We have long loved the picturesque, sprawling, leafy Campo San Giacomo dell’Orio. The church makes lovely curves from the outside (though sadly in comparison with most Venetian churches, it’s devoid of masterpieces within) and it’s off the main drag so tends to be peopled by local families and their bewildering array of dogs that, almost without exception, defy Kennel Club definitions.
We were toying with the idea of giving a second chance to Il Refolo, which disappointed when first opened, or snaffling a rare table at Il Prosecco, the superb bar with copious cichetti that can happily constitute a light meal. But then we spotted a table in the sun at Capitan Uncino, which we’d never (for some reason) considered trying before, and that was that. I didn’t realise until later that the name translates as Captain Hook – probably just as well as I’m not a Peter Pan fan.
There’s a surprisingly capacious interior room seating about 50 but even Venetians were tempted to risk an April chill outside the day we were there, with the opportunity to watch the world go by. The menu is extensive, with a big range of interesting-sounding pizze from €7. But it’s definitely more than a pizza joint.
We kicked off by sharing a big plate of antipasta all’Italiana (€10) – mixed meats with some good prosciutto, salami etc and wonderful wafer thin slices of roast pork. That was followed by the pasta speciality of the house, pappardelle con scampi, zucchini e radicchio di Treviso, which was excellent, and tagliatelle con fiore di zucca e gamberetti. Actually the latter turned out to be pappardelle too (but I wasn’t complaining) and both dishes were well cooked, well balanced and well worth the €15. We’d also spotted that there were some interesting side dishes on the menu and had ordered radicchio alla griglia (€6) to follow. It came with the pasta, which was slightly odd, but was good.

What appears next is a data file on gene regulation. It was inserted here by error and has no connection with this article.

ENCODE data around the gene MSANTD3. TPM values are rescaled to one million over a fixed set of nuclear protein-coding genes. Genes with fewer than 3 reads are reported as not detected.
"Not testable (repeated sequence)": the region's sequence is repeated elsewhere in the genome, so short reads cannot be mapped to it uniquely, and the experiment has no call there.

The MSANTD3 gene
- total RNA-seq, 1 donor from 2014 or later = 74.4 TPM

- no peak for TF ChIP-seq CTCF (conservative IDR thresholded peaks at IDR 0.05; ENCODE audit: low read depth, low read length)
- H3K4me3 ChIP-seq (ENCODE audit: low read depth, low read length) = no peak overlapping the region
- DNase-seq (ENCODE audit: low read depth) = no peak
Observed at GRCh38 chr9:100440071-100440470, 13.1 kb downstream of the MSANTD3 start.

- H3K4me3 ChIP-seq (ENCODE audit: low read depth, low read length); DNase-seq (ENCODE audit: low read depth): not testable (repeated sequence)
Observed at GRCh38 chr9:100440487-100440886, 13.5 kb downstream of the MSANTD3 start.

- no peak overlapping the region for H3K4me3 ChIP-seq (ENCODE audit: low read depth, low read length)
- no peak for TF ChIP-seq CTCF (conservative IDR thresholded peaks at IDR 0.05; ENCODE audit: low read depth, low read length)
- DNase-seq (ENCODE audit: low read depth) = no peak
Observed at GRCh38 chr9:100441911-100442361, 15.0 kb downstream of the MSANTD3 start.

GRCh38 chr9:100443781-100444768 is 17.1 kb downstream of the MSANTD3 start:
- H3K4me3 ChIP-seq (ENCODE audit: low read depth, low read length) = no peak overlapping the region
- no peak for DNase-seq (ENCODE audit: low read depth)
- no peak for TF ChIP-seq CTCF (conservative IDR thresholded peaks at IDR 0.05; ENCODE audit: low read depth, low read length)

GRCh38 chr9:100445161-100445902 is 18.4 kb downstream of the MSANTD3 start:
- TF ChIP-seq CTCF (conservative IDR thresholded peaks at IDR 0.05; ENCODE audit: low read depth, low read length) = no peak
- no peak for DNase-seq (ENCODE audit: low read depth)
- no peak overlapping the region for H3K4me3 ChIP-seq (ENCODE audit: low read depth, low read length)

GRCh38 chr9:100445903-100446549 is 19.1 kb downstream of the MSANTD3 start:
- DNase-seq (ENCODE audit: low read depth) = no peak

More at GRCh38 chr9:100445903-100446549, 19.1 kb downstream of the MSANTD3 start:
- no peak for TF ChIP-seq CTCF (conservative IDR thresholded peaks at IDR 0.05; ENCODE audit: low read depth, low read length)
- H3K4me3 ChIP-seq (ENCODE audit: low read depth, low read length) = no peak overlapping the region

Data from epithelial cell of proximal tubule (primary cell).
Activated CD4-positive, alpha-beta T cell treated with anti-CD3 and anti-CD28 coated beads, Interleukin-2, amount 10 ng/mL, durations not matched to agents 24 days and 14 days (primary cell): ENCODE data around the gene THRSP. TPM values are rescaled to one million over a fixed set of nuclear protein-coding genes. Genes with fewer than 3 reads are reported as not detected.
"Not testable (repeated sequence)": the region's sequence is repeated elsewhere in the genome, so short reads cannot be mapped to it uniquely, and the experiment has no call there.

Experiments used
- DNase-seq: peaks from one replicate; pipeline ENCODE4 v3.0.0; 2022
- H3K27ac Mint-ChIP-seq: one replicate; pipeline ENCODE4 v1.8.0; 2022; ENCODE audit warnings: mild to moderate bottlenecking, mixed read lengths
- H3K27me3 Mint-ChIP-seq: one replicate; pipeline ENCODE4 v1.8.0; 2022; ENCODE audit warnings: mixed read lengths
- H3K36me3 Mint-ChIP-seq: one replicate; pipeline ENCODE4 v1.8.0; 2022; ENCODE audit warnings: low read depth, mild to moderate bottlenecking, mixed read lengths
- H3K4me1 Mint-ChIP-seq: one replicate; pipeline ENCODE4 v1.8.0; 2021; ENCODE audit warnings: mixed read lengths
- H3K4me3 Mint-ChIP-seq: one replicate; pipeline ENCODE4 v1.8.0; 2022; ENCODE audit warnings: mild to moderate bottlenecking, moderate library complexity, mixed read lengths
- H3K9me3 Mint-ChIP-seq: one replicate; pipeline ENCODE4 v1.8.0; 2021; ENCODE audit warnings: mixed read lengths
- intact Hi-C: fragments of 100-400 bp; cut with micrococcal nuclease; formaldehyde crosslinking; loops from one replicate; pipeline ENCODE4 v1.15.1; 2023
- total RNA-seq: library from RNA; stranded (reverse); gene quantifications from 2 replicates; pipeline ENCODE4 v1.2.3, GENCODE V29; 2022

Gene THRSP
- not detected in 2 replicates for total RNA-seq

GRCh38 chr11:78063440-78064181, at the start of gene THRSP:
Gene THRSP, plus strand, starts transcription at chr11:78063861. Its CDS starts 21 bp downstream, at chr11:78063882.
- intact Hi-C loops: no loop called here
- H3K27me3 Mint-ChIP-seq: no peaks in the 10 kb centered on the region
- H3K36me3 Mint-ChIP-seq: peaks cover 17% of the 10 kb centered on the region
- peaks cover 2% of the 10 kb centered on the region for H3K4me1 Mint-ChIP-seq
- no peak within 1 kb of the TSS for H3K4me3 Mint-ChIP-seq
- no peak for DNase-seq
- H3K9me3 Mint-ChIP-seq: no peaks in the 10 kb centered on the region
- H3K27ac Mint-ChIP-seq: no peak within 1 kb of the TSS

Normally that would have finished us off at lunchtime, but unfortunately I had seen the desert trolley being displayed to the next table – somewhat of a rarity in Italy where it’s all too common for puddings to be commercial and straight out of the freezer. These were manifestly made on the premises, and a lovely array they were: there are actually two trolleys and I had to request the one with all the gooey, chocolatey things on it rather than the slightly more grown-up one.
I chose a chocolate torte with pears (€6), which wasn’t actually as good as it looked but certainly provided the requisite sugar rush and deep feelings of remorse. This was compounded when I had the happy thought that they might serves groppini (a cross between a pudding and a liqueur – lemon sorbet with vodka and prosecco) and they did… always a good sign in a restaurant in Venice in my view as not all establishments are prepared to make them for you. They were good, too, at €10 for the minimum order of two.
The waiters had realised by this stage we weren’t there just for fast food and were both pleasant and efficient. We stuck with very palatable house wine that came in rustic ceramic pitchers at a very modest €9.50 per litre; the white was a good tokai blend.
We whiled away a very pleasant couple of hours with no trouble at this good and unassuming restaurant and would recommend it – but I promise we will re-visit Il Refolo soon.